Parking report presentedBy Netta S. Smith
Spectrum Volume 18 Issue 01 - August 24, 1995
Richard Alvarez, director of Public Safety, Health, and Transportation, addressed the Staff Senate at its August meeting.
Alvarez acknowledged that trying to find a parking place on campus is "probably one of the greatest frustrations people have."
He told the Senate that a previously announced plan to change parking around the Drillfield to "straight-in" parking and to put a bike path on one side of the Drillfield had been abandoned because "losing more parking spaces would create problems. Although a bike lane would be a nice benefit, it doesn't seem feasible at this time," Alvarez said.
To compensate for spaces lost due to construction, Alvarez said, faculty and staff parking will be added to the area behind the math module near the power plant. An additional 150 faculty/staff spaces were added off of Prices' Fork Road and Stanger Street. No other new parking lot construction has been approved, Alvarez said, although it is in the "talking stage."
In response to a question about whether or not Spring Road would be straightened, Alvarez said that there has been discussion, but no decision has been made.
Asked whether or not Parking Services publishes an annual report of expenditures and revenues, Alvarez said that the information is contained in the university's budget. "All funds go to support parking," Alvarez said. He added that state law requires that parking, as an auxiliary enterprise, be self-funded. "One half of the revenues come from fines, and the other half from fees," he added.
When asked about the possibility of a parking building on campus, Alvarez said that it would cost $6 million for a 500-space facility, which would have to be built over an existing 200 spaces. He said it did not seem to make sense to incur such a cost, which would require raising parking fees by $40 or $50 per person, for a net gain of only 300 spaces.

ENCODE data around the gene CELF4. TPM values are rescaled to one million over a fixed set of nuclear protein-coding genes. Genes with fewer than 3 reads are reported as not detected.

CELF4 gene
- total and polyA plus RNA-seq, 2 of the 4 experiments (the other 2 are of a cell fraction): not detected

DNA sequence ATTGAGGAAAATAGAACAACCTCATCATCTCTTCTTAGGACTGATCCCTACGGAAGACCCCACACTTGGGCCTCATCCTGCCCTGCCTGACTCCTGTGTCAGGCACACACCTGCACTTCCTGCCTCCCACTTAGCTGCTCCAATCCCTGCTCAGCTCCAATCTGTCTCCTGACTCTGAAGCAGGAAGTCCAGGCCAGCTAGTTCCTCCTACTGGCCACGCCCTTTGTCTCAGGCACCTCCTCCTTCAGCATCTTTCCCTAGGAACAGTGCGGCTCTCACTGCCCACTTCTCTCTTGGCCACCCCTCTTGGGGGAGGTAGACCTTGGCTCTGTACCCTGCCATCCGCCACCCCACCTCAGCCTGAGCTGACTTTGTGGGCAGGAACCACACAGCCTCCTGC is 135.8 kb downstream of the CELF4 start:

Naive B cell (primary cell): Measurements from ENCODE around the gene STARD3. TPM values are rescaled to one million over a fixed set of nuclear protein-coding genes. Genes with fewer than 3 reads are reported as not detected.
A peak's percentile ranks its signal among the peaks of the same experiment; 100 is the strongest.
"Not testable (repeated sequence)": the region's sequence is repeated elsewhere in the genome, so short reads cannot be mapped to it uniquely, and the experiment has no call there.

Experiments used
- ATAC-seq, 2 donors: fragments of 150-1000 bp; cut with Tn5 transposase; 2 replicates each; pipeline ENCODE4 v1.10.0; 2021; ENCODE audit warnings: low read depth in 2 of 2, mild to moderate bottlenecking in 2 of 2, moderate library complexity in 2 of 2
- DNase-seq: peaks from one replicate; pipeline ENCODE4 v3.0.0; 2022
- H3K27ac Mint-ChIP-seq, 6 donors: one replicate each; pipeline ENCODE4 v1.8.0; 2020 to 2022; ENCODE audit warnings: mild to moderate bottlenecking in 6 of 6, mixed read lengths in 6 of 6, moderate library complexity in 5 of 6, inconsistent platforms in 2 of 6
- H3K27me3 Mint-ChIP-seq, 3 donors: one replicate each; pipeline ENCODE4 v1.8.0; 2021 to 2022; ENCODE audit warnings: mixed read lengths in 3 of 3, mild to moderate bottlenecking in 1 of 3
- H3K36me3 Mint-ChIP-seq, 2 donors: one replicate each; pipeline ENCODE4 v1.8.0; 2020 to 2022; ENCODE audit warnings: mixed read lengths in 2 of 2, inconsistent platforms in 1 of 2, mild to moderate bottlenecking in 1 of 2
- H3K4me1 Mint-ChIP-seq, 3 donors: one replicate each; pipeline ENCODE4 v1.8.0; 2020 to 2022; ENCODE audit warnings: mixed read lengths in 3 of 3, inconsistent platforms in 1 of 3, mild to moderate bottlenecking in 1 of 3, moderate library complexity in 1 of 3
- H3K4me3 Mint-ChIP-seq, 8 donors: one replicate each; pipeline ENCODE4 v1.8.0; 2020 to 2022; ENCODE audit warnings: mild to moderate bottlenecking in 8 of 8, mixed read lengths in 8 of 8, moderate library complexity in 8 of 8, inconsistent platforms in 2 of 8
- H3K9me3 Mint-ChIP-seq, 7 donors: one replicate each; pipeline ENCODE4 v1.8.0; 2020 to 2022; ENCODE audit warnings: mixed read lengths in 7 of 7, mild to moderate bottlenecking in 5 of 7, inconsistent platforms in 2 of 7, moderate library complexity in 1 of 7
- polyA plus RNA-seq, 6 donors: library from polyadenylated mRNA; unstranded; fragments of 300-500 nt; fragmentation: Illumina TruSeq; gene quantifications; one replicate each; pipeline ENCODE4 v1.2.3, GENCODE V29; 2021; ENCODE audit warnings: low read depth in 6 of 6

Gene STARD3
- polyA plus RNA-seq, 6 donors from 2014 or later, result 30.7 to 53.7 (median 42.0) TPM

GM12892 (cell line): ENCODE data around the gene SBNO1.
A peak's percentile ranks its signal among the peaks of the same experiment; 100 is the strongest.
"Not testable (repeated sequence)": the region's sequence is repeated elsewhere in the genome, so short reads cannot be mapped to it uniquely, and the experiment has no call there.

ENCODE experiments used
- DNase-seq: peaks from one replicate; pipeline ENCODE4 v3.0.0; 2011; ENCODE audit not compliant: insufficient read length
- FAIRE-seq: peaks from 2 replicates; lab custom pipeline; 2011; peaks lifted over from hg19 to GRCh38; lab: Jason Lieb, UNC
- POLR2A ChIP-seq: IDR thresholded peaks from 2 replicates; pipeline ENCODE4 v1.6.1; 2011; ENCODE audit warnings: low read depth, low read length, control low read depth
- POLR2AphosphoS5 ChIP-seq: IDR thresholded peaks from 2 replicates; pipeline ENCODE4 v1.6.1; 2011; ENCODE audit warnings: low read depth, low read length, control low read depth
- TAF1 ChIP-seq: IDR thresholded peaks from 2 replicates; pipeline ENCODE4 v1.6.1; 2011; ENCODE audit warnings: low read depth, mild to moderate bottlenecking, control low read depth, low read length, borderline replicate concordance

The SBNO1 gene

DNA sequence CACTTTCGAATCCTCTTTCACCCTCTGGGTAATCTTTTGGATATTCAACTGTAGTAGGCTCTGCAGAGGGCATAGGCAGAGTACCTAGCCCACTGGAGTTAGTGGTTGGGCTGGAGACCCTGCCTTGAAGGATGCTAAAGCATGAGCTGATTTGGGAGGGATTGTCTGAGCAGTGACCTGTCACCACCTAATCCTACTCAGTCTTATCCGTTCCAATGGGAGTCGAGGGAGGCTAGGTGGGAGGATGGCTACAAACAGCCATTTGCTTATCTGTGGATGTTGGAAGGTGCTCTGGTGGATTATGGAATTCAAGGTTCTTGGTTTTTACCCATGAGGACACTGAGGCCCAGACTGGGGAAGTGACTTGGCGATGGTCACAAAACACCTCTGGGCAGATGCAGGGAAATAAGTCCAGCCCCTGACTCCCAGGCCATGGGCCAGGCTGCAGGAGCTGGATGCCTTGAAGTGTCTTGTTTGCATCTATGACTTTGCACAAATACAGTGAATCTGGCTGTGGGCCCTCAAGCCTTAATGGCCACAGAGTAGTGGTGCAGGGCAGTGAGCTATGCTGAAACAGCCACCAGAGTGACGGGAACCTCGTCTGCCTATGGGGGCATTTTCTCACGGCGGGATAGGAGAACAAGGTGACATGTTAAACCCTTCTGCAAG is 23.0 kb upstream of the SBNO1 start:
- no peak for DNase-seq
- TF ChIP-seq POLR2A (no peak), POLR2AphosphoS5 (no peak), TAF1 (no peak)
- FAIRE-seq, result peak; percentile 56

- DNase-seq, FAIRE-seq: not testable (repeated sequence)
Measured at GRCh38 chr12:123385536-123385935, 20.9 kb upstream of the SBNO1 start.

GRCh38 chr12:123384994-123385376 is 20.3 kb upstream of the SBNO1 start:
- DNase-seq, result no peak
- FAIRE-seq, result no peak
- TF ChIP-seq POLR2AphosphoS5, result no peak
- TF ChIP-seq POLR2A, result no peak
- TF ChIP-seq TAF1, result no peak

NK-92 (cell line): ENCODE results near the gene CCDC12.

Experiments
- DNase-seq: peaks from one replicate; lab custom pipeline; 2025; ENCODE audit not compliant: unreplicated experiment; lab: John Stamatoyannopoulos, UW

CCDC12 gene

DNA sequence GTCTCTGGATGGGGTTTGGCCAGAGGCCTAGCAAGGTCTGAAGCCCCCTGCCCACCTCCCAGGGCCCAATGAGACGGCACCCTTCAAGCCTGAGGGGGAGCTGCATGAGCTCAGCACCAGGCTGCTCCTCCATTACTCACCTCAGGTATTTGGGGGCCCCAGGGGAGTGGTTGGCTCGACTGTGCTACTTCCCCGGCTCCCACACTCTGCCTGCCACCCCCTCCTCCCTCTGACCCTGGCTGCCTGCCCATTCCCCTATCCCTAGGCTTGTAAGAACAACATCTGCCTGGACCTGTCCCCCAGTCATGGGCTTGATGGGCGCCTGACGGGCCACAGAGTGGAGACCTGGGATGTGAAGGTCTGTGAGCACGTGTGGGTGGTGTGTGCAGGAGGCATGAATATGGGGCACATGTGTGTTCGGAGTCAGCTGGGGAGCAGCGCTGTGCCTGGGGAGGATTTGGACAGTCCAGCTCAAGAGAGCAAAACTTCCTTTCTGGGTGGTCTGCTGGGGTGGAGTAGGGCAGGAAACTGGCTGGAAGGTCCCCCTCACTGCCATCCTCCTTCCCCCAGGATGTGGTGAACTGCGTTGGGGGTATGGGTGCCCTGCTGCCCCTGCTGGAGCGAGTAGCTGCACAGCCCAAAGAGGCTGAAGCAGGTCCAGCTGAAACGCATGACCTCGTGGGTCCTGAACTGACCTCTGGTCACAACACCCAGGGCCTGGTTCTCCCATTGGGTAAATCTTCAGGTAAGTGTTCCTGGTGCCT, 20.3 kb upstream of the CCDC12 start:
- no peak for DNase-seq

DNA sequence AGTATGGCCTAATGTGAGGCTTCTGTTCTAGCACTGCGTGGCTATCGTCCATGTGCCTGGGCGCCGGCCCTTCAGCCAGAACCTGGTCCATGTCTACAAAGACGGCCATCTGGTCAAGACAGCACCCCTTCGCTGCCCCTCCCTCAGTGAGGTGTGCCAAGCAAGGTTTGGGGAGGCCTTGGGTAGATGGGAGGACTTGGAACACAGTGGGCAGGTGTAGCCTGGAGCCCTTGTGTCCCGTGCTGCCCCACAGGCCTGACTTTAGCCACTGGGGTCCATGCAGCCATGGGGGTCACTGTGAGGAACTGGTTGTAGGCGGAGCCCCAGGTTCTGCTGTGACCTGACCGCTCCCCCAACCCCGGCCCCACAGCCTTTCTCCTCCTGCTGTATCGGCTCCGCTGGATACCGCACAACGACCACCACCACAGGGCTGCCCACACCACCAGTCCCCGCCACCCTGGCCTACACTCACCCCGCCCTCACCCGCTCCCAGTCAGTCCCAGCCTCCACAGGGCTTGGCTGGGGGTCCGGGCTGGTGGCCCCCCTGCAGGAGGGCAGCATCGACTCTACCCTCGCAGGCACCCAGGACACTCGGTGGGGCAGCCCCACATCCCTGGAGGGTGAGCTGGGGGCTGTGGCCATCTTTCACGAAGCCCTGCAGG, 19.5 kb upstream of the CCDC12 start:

Alvarez said the Donaldson Brown area is "about 90 spaces short," and that other parking areas on campus also are often crowded.
In response to questions about the new parking decals, Alvarez said, "We didn't have a good lot of parking decals--they didn't meet our standards." He recommended cleaning the window, then dipping the decal in cold water before applying it. "If the decal falls off, you can appeal if you get a ticket," he said.
Wyatt Sasser said that Parking Services is more "user friendly" than in recent years, and that appealing a ticket is easier and quicker than it used to be.
Finally, Alvarez asked Senate members to remember that the parking enforcement officers "have a difficult job to do, and they have been verbally and physically assaulted. Say a kind word to them," he said.
In new business, the Senate heard a report on the need for a group insurance policy that part-time staff members can purchase. At the present time, part-time faculty members can obtain coverage under a group policy, at their own expense, but no such coverage is available to the part-time staff.